Once upon a time, Hollywood stars were worshipped like gods and goddesses. No photographers were trying to snap pants-less crotch shots as someone stepped from a car. Nor were they terrorizing people in traffic and threatening the lives of innocent bystanders with their self-aggrandizing stunts.
If you want to see an example of creativity as "intelligence having fun," watch the opening sequence from 1920's The Scarecrow as the 5'6" Buster Keaton and 6'3" Joe Roberts sit down to one of the most elaborately choreographed breakfasts you will ever see in your life.
There is a folk tale / fairy tale feel to this month's San Francisco Silent Film Festival. The festival's upcoming winter event, a now annual day-long series of screenings at the Castro Theater, takes place on Saturday, February 16.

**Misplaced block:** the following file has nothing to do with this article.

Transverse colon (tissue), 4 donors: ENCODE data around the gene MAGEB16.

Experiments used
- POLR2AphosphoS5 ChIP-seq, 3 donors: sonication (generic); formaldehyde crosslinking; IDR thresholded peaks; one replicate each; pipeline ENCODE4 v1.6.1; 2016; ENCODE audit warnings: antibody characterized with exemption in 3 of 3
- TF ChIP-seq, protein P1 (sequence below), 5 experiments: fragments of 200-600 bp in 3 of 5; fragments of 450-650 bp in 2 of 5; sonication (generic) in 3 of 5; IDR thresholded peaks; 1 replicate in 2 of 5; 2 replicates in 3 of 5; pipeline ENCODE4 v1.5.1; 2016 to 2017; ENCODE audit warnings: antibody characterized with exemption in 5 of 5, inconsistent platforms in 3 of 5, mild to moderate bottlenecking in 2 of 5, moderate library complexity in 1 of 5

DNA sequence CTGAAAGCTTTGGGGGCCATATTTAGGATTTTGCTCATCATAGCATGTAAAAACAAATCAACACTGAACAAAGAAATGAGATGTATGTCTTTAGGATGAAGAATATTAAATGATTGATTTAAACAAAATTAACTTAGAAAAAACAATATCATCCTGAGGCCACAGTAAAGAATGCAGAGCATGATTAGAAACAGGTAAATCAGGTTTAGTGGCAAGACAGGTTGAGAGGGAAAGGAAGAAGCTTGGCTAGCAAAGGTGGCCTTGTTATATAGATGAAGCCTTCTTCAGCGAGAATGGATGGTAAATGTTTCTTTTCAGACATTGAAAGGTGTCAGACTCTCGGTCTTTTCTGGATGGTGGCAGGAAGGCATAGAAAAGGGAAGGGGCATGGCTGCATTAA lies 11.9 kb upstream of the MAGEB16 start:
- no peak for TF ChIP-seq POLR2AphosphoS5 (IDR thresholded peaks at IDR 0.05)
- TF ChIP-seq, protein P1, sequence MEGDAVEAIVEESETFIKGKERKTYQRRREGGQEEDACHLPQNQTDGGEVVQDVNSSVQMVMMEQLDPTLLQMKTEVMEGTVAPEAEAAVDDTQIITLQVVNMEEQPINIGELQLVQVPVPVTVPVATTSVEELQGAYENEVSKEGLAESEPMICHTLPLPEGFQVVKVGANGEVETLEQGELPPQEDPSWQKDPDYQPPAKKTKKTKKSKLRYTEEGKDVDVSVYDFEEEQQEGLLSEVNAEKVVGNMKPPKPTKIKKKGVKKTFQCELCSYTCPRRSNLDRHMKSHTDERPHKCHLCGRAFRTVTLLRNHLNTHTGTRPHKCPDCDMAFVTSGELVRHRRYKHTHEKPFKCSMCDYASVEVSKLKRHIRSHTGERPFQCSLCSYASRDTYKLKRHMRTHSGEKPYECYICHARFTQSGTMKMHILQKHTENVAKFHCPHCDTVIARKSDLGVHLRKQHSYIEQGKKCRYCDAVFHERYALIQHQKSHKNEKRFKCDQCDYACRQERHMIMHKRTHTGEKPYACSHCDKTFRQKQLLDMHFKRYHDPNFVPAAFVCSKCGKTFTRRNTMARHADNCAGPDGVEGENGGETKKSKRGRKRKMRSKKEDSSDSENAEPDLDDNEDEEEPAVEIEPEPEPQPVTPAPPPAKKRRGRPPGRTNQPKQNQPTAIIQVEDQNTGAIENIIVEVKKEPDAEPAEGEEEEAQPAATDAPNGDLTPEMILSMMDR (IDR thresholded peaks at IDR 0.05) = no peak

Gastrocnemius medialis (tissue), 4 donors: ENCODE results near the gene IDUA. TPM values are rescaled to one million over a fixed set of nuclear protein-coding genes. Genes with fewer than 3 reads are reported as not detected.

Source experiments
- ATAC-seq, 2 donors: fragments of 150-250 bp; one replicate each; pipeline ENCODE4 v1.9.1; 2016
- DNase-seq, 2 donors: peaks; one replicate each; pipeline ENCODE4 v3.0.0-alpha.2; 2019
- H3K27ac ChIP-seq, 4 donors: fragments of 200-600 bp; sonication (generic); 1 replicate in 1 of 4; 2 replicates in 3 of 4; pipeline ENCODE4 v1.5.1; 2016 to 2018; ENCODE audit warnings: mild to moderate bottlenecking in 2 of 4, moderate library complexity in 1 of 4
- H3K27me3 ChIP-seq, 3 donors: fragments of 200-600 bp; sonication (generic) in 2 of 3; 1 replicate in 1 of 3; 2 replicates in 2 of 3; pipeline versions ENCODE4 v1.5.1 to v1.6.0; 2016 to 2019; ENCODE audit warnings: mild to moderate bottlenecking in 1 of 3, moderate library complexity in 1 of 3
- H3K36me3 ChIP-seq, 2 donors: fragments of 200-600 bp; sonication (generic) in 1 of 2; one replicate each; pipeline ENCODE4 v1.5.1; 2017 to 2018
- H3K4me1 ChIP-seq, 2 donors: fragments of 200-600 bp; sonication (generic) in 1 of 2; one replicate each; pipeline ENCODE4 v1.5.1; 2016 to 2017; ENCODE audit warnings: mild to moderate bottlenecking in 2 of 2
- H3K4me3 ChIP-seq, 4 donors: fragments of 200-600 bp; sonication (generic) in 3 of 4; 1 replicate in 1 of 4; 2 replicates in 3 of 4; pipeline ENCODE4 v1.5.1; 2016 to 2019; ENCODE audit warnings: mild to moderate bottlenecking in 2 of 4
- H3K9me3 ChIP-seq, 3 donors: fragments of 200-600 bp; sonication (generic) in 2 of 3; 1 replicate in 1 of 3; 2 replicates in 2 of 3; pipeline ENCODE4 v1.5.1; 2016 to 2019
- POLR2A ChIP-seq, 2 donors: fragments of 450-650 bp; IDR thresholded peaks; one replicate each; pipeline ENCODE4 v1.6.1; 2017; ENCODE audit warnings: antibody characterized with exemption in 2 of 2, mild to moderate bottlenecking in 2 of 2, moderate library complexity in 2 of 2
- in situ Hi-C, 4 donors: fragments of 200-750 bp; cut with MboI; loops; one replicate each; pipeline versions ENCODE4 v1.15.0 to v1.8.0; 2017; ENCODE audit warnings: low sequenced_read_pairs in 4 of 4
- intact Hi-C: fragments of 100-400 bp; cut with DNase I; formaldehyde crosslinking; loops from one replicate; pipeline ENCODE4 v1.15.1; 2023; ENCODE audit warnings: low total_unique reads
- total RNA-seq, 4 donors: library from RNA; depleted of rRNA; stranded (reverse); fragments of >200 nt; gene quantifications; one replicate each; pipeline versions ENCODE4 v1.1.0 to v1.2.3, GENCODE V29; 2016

Mary Pickford: Queen of the Movies was published to mark the 120th anniversary of the birth of the silent era's most accomplished, most popular and most beloved stars. Recently, its author answered some questions about her new book and the importance of Pickford.
You've probably heard old-timers talk about how movie stars aren't as good as they used to be. This is a little unfair -- plenty of fine actors are working in the movies -- but in one respect, the new stars really aren't a patch on the stars of yore.
Is cool necessary for a public life? I think it helps. There seems to be a yearning -- even a need -- for shading and variation in tone and color and meaning. Celebrity requires it if a celebrity is to survive.
The cost of maintaining a family secret often turns out to be far more dramatic than previously imagined. This summer, the San Francisco Silent Film Festival screened two classics that showed the devastating effect such secrets can have on a family.